Friday, December 8, 2017
Sean McKinney, who lost the Youngstown mayoral election by 201 votes, filed a complaint today contesting the election's outcome.
By David Skolnick
Sean McKinney, who lost the Youngstown mayoral election by 201 votes, said there was widespread “election fraud with many irregularities” and filed a court complaint demanding a new election.
“Our most sacred right as citizens is the right to vote,” he said Thursday after filing the complaint in Mahoning County Common Pleas Court. “Citizens in the city of Youngstown deserve the right to know that their vote counted and that it was counted correctly. They also deserve a clean and fair election. They didn’t get that on Nov. 7.”
The 14-page complaint was assigned to Judge John M. Durkin. A date on a hearing could be scheduled as early as today.
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Donald C. Brey, McKinney’s attorney from the Columbus law firm of Taft Stettinius & Hollister, said Thursday a new election is the only way to truly show who voters want as their next mayor.
After a common pleas court judge rules on this case, any appeal automatically goes to the Ohio Supreme Court, Brey said.
The complaint was filed against the Mahoning County Board of Elections and Democrat Jamael Tito Brown, the mayor-elect. McKinney ran as an independent candidate.
“The voters have spoken, and everyone should accept the will of the people,” Brown said. “When you run a campaign, there’s a winner and a loser. I’ve lost, and I know it doesn’t feel good, but you have to accept the will of the people.”
Mark Munroe, elections board chairman and head of the county Republican Party, said allegations of “election fraud are absurd. There are extensive checks to ensure that every election is conducted fairly and that the results reflect the will of the voters.”
He added: “The complaint contains numerous allegations, and the board will respond to each and every question that was raised. I am confident that at the end of the day, the courts will agree that the election was fair and the results are correct. Nothing is more important than faith and confidence in our voting system, and we are committed to being open and transparent about every part of the process.”
Brey and McKinney said they want a new election.
When asked if that’s happened before, Brey said he didn’t know, but state law provides that as a remedy if an election is deemed invalid.
Munroe said overturning the results of a certified election is a “high bar to meet.”
In McKinney’s complaint, he pointed to several cases in the Nov. 7 election of what he called “election fraud.”
David Betras, elections board vice chairman and county Democratic Party chairman, said: “The Ohio Supreme Court has ruled you’re entitled to a fair election, not a perfect election. In every election, no system is perfect. It doesn’t make an election invalid. I stand by this election. It was a fair election.”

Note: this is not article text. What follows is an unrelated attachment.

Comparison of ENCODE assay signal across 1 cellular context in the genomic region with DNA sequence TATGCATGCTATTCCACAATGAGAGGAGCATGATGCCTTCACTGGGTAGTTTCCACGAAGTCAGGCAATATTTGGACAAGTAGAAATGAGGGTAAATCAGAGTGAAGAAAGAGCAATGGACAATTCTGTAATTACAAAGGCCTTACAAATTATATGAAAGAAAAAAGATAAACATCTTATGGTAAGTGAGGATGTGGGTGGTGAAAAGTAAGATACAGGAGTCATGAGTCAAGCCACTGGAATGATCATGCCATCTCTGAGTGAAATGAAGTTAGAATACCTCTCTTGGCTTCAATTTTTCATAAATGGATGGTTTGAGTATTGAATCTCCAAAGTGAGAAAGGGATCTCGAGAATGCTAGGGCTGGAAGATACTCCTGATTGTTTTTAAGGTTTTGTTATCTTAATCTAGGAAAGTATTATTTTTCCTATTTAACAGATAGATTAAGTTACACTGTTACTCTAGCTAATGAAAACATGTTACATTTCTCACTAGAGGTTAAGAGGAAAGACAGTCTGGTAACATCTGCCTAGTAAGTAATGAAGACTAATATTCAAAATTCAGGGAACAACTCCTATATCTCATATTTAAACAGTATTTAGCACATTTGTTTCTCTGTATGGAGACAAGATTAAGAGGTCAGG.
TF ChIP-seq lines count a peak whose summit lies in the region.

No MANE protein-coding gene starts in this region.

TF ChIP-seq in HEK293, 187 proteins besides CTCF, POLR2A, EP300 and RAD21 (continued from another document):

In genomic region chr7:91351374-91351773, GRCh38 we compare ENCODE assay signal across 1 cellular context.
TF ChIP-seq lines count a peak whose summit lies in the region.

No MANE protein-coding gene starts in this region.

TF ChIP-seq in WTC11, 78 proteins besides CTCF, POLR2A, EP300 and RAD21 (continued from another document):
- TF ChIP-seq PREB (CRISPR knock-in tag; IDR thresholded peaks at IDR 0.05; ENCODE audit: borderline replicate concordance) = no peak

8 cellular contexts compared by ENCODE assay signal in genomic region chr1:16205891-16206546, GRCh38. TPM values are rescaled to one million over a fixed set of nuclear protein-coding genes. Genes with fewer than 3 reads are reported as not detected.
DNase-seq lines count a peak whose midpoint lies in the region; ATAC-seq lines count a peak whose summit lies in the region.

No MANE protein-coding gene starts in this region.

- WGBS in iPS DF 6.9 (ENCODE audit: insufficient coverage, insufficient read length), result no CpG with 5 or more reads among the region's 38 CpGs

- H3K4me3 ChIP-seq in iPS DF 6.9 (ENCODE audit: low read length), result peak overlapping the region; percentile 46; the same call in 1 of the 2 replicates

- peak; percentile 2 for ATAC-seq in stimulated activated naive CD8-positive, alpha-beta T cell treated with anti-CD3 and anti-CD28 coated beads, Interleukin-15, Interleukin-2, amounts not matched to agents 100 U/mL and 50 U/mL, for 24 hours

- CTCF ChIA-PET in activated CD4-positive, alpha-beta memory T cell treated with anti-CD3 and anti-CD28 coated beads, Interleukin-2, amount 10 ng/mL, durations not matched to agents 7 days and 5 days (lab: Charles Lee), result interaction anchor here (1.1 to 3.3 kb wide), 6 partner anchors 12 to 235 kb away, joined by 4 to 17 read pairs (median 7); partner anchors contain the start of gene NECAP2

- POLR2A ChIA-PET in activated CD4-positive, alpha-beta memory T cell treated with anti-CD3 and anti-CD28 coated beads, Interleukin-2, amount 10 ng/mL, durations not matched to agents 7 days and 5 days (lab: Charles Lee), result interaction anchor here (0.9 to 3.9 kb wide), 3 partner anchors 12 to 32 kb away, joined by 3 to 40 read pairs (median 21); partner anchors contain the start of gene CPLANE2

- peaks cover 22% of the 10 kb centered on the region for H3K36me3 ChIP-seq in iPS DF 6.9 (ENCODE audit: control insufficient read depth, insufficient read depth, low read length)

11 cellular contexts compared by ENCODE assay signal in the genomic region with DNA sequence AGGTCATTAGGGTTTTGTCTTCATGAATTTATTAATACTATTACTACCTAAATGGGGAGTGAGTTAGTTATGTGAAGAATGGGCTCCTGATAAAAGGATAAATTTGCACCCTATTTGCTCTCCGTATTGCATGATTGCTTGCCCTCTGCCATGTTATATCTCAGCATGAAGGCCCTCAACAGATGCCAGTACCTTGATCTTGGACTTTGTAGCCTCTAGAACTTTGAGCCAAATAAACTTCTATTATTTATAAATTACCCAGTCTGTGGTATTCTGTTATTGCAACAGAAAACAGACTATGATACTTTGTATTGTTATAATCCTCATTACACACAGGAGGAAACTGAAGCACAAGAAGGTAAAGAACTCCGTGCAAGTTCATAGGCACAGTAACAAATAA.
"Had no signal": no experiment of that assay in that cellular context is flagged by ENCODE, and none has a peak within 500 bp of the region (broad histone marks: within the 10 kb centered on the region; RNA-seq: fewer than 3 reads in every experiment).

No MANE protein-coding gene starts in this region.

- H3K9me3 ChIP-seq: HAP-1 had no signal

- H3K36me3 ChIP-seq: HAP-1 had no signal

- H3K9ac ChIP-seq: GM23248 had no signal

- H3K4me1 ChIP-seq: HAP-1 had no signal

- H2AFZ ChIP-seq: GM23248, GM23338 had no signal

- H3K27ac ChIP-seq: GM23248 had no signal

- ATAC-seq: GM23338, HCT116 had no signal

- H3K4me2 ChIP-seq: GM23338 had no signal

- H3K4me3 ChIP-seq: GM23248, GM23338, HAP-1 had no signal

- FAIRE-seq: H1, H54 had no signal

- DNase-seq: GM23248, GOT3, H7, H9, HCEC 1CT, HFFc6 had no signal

Yet, this isn’t the first time the Nov. 7 election has been called into question.
After The Vindicator reported a mistake led to double counting of more than 6,000 early-vote ballots, Secretary of State Jon Husted is having the board conduct an internal review of what went wrong.
McKinney asked people who believe there were problems with their ballots to go to the website ivotedformckinney.com and tell their story.
The complaint also details cases in which two people who were ineligible to vote were given regular ballots to vote rather than provisional ones; two people were “wrongfully denied the right to vote either a regular ballot or a provisional ballot”; and one person’s vote was shown by a ballot machine to be “cast at a time when the voter was not at the voting location.”
The complaint also alleges that in two precincts – 6E and 7G – no precinct officials signed poll books, which affects at least 274 votes.
“One purpose of this requirement is to prevent any tampering with the results after the polls are closed,” the complaint reads, adding “as a result, the integrity of the results from those precincts are uncertain.”
The complaint also alleges that when officials went to nursing homes to help people vote early, Brown’s campaign was notified and improperly provided assistance. Also, 16 people marked as refusing to vote or had other reasons why their votes were not able to be counted were listed as voting, the complaint states.
“We have heard about people in nursing homes being used as political pawns,” McKinney said. “People who can’t even ask for a glass of water but somehow requested an absentee ballot.”
Brown said his campaign didn’t help people in nursing homes vote.
McKinney said, “The voters need and deserve answers to all of these questions before anyone can be declared the next mayor of Youngstown. We’re asking the court to remedy these fraudulent irregularities by holding a new election overseen by the secretary of state.”
Betras said nobody voted twice and people who make mistakes on their ballots can request up to three ballots, but only one is counted. He also said signatures don’t always match.
“But when people vote, they have to show a photo ID or a bill,” he said. “Exact signatures aren’t grounds to throw out ballots.”